Conflict & Justice

How Thor's Hammer Became an Approved Symbol by the Veteran's Administration



Street artist Ruben Oviedo, 40, dressed as comics superhero Thor, poses for a photograph inside his home in downtown Mexico City March 7, 2013. Oviedo, a former television and theatre actor, began working as a street artist in downtown Mexico City a year ago. On average, a street artist in Mexico City earns some 40 dollars a day for around eight hours of work. The street artists in Mexico City are requesting the police to allow them to conduct their street performances, public dialogue and exhibit various artwork in public places. REUTERS/Edgard Garrido (MEXICO - Tags: SOCIETY) - RTR3EPYR



He’s a Norse God who’s been turned turned into a comic book action movie hero.

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While you may know Thor and his famous hammer, the Mjolnir, from the movies, his hammer has symbolic meaning that goes back thousands of years.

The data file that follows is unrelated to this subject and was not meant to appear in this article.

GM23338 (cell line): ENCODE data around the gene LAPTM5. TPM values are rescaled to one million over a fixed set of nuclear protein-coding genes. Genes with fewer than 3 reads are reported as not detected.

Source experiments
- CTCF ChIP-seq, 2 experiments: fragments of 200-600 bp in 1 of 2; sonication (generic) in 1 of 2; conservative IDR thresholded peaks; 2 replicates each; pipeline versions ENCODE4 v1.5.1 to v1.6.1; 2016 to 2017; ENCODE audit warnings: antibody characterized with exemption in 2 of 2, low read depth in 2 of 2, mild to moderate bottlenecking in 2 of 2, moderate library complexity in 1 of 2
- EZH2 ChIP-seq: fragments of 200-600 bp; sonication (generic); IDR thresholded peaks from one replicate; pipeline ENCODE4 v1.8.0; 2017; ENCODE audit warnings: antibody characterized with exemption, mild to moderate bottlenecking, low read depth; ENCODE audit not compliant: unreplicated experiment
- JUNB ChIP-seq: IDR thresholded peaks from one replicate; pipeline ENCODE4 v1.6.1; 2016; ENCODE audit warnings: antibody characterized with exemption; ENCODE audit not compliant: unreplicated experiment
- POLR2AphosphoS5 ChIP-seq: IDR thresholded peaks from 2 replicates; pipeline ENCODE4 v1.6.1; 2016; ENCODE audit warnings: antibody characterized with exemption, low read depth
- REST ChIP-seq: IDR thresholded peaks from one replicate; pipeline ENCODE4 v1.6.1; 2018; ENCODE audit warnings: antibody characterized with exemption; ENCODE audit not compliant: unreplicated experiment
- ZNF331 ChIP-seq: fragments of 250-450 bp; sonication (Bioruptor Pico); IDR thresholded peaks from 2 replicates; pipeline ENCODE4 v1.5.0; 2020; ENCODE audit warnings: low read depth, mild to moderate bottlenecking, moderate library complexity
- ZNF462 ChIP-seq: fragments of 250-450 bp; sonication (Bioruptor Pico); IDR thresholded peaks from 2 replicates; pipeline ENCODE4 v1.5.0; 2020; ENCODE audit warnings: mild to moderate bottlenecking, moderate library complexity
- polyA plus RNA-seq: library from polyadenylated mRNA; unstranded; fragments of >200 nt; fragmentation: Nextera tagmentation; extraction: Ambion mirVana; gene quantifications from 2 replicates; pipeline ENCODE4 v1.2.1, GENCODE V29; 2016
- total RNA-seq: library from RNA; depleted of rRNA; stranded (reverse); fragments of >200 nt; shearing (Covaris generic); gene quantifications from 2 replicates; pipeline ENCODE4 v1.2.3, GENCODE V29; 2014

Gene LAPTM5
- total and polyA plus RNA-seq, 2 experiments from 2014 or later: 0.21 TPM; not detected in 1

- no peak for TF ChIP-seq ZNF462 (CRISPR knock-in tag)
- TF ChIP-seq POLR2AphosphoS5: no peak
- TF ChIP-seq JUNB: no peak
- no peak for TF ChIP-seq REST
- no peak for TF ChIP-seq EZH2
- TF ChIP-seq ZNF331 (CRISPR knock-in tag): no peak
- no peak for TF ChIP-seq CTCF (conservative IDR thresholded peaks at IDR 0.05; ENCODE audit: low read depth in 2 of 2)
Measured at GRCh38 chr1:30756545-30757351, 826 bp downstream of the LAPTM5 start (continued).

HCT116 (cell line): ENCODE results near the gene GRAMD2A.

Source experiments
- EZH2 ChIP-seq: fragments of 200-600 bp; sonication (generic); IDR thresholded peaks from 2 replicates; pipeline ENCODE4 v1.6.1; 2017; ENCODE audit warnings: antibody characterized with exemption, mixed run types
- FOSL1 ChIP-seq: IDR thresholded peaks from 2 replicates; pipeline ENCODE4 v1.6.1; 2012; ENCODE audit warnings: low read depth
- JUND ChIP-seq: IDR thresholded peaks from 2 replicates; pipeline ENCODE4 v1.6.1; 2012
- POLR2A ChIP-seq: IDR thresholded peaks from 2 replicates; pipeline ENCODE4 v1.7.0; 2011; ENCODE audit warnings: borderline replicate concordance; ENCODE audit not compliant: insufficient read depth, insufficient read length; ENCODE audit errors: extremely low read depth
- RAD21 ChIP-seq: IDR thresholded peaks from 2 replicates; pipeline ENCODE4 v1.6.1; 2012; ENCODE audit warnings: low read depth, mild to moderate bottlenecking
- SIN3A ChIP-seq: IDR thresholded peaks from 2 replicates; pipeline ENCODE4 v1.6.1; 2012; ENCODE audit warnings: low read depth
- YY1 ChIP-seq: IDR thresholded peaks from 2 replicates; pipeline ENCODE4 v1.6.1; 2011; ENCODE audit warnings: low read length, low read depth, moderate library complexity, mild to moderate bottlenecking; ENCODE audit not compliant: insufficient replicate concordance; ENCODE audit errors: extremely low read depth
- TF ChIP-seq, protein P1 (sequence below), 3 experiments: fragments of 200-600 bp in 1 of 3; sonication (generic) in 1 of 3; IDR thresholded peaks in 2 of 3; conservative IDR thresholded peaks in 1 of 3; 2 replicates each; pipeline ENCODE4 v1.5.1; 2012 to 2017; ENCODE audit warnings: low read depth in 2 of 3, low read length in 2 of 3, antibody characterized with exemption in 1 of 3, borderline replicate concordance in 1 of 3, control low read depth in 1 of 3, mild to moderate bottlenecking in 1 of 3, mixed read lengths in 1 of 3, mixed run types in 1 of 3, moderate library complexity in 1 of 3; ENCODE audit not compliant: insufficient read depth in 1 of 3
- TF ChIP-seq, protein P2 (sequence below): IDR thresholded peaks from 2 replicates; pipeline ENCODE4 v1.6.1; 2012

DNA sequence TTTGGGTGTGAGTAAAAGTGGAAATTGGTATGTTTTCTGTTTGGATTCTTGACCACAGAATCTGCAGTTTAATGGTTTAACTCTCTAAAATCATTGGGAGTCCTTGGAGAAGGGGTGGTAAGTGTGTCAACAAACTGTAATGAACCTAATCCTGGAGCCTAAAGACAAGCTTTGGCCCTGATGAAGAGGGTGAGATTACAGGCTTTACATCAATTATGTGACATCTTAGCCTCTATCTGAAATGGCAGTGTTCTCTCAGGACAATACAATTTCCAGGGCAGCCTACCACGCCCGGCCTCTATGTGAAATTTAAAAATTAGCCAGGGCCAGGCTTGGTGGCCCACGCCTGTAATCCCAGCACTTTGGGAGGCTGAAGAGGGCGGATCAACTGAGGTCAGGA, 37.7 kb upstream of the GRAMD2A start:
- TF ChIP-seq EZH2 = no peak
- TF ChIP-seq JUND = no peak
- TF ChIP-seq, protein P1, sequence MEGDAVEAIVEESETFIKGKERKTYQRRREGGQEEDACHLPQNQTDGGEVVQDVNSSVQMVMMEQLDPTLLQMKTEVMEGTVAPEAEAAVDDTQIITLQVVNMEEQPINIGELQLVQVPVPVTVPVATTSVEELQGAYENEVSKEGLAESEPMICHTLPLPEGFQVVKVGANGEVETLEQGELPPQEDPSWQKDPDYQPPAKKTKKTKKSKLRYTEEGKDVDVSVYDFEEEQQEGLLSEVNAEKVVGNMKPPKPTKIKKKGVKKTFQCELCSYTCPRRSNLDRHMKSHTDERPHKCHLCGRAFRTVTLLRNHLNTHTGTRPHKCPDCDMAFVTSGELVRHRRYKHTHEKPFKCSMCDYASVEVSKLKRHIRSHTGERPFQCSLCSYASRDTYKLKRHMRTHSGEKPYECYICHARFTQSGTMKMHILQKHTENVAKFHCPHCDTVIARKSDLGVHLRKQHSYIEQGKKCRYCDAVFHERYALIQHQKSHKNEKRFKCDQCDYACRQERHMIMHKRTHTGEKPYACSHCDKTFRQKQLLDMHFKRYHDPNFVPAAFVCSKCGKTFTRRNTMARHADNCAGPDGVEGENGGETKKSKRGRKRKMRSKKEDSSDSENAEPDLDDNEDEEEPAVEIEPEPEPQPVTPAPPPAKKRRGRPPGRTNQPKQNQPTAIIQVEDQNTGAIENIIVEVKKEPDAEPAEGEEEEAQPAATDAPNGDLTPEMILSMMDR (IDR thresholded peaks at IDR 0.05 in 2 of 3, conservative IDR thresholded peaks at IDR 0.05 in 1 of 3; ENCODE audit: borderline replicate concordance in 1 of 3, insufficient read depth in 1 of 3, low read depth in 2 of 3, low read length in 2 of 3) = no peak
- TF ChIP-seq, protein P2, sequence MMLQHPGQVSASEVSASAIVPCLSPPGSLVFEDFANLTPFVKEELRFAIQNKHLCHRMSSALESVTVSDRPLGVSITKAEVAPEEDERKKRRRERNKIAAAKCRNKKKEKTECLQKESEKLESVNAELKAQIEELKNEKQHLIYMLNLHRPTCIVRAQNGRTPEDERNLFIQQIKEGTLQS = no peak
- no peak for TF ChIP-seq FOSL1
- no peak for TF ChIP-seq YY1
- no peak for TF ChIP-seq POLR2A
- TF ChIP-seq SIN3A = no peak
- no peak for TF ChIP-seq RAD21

“In the myths Thor’s hammer is the most valued treasure of the Gods because Thor uses it to defend both the Gods and humans from the giants. So it represents his sacred function; it’s a symbol of his protective role,” explained Norse Mythologist, Dr. Karl E. H. Seigfried.

The hammer is a sacred symbol for modern day heathens, one of the terms for people who practice Ásatrú and worship the Norse Gods.

Though the religion has ancient roots, the modern day practice began in the 1970′s when Icelandic poet, Sveinbjorn Beinteinsson petitioned the Icelandic government for recognition for the religion. As legend has it Beinteinsson was met with skepticism. Then lightening struck.

“Very shortly after that [meeting] a storm came up over Reykjavik, lightening bolts came down and buildings in the area were burned to the ground. After that in Iceland the newspapers headlines were ‘Thor is angry’ and ‘He wants the government to get on his side and approve his religion,’” said Seigfried.

They did.

It’s taken much longer for the religion to be recognized by the Department of Veterans Affairs but recently the VA approved the Mjolnir as one of the official symbols allowed to be etched on the tombstones of service members killed in the line of duty.

Army veteran Josh Heath, who has been a practicing heathen for 17-years was part of the fight to add Thor’s hammer to this list.

He started a group called the Open Halls Project which aims to bring Heathen service members together and gain official recognition.

“We’ve had no official way of saying we are Ásatrú, we are Heathens, so we’re asking to get that recognized.”